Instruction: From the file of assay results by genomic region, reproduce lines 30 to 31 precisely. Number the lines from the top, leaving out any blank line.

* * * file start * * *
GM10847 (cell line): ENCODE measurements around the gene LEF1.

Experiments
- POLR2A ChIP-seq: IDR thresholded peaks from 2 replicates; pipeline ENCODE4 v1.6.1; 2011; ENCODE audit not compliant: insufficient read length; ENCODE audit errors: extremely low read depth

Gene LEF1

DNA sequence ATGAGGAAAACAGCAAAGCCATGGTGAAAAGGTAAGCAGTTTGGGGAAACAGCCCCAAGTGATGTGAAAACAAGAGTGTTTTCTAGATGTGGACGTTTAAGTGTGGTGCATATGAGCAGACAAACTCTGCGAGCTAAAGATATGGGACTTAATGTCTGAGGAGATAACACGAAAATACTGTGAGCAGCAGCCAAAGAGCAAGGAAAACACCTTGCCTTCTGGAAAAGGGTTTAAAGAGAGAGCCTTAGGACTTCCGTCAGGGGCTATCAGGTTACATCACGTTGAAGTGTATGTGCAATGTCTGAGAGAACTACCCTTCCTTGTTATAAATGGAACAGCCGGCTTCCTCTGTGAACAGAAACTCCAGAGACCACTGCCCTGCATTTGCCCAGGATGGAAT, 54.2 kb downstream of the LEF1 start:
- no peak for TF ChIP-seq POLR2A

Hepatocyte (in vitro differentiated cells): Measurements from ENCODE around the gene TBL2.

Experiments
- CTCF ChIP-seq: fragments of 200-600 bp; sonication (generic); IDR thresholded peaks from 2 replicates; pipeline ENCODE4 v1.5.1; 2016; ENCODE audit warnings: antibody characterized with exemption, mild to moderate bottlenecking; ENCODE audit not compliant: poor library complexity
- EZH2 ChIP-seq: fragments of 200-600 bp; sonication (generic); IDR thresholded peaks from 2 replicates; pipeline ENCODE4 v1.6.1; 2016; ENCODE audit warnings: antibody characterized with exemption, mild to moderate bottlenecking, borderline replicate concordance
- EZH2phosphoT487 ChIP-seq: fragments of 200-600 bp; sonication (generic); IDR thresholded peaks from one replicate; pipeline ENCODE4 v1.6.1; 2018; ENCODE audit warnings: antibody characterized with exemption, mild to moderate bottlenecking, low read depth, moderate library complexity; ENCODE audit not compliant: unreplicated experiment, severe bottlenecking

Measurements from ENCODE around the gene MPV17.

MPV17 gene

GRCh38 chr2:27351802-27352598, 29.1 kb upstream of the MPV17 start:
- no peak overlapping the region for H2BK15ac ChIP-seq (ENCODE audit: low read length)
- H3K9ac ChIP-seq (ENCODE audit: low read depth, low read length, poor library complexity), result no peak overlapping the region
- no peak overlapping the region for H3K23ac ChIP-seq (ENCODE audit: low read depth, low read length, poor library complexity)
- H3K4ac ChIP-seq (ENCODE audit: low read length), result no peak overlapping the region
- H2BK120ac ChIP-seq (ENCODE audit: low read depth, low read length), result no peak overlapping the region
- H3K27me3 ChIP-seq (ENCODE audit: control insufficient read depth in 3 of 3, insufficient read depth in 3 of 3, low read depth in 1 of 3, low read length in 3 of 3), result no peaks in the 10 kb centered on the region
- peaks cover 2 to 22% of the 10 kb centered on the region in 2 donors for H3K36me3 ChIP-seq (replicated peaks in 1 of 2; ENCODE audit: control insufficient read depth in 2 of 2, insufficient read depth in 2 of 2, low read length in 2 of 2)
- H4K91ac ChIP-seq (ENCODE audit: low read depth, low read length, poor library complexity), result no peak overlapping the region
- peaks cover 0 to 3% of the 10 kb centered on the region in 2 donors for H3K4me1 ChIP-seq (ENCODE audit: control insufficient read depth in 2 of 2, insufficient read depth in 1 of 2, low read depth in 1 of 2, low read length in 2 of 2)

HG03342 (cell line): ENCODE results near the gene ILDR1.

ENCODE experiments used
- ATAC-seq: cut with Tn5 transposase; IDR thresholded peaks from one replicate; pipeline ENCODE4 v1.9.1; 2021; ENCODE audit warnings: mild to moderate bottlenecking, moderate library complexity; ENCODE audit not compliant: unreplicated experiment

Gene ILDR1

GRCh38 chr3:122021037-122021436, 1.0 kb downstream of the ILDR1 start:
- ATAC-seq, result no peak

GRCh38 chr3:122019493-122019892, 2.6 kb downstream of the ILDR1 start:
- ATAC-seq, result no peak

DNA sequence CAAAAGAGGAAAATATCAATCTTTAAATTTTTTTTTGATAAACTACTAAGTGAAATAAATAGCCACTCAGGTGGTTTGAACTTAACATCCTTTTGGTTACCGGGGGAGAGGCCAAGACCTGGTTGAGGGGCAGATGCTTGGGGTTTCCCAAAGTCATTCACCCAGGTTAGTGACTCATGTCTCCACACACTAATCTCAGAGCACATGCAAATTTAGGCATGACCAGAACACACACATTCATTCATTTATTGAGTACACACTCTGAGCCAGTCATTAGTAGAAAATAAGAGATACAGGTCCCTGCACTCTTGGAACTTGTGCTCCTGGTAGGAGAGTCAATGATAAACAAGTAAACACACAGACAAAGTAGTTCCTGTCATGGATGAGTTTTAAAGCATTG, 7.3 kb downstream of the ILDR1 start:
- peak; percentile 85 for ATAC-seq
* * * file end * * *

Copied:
GRCh38 chr3:122019493-122019892, 2.6 kb downstream of the ILDR1 start:
- ATAC-seq, result no peak